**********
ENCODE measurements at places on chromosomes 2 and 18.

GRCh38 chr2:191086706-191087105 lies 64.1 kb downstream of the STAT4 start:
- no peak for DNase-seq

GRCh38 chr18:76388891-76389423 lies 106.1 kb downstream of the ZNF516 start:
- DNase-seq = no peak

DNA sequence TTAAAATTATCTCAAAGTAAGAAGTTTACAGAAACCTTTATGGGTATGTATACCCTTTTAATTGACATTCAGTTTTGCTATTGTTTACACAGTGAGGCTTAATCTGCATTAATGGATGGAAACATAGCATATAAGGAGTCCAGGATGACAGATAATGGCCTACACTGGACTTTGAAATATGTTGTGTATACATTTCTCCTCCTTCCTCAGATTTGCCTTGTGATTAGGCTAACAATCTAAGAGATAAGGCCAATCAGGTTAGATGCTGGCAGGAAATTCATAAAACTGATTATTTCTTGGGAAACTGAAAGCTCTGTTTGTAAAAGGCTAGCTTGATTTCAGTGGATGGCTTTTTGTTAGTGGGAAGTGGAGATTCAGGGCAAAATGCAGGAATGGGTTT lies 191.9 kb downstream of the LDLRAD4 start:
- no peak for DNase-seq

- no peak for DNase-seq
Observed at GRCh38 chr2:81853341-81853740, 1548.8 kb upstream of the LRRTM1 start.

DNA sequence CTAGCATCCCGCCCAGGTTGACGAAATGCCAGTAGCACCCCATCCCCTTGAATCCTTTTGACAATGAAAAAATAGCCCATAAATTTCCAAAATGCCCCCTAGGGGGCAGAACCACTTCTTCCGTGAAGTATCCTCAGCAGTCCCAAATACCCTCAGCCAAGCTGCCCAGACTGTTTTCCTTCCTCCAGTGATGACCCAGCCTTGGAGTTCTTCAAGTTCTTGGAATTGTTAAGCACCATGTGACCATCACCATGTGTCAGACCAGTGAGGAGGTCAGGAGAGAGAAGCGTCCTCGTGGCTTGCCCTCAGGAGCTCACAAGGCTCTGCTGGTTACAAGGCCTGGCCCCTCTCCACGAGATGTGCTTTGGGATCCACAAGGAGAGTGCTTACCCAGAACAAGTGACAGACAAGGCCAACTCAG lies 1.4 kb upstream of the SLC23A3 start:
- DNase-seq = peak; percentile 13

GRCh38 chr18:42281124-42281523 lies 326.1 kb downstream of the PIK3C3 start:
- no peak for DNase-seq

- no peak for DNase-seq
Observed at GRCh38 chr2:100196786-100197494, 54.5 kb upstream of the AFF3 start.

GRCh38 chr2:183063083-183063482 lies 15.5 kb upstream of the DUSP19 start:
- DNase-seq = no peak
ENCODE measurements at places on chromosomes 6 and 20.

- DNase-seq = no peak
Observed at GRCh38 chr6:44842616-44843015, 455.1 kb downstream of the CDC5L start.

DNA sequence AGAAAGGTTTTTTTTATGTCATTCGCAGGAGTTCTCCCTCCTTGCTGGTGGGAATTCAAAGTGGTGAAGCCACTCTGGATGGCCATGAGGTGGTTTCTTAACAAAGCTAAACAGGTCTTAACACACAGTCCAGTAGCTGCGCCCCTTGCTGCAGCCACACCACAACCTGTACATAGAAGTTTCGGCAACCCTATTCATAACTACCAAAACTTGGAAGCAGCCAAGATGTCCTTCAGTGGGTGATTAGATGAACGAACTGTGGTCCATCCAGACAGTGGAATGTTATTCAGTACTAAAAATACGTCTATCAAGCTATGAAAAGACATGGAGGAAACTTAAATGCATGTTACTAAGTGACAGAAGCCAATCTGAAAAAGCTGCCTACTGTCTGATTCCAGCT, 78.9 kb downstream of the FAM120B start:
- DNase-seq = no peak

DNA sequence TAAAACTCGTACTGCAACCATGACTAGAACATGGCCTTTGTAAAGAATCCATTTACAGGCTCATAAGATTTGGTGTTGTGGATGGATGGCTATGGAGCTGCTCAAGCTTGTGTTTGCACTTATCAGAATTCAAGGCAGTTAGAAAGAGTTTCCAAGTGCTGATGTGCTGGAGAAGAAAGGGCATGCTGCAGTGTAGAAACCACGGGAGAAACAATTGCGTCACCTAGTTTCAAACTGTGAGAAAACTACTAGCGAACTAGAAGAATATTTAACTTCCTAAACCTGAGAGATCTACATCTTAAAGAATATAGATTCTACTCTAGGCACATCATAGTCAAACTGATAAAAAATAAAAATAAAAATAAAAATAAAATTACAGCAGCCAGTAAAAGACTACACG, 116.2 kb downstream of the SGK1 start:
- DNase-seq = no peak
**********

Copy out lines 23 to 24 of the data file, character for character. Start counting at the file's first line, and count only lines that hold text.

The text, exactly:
DNA sequence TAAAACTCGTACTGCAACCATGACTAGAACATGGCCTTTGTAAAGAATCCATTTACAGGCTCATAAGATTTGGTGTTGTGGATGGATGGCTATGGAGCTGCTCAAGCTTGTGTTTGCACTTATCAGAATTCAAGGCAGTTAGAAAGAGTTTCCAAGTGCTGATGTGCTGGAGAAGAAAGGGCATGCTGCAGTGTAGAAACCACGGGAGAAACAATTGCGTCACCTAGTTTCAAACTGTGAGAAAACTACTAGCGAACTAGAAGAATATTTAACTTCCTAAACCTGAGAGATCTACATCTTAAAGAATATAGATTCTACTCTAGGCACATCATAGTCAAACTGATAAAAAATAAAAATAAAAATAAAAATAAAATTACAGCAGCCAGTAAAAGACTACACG, 116.2 kb downstream of the SGK1 start:
- DNase-seq = no peak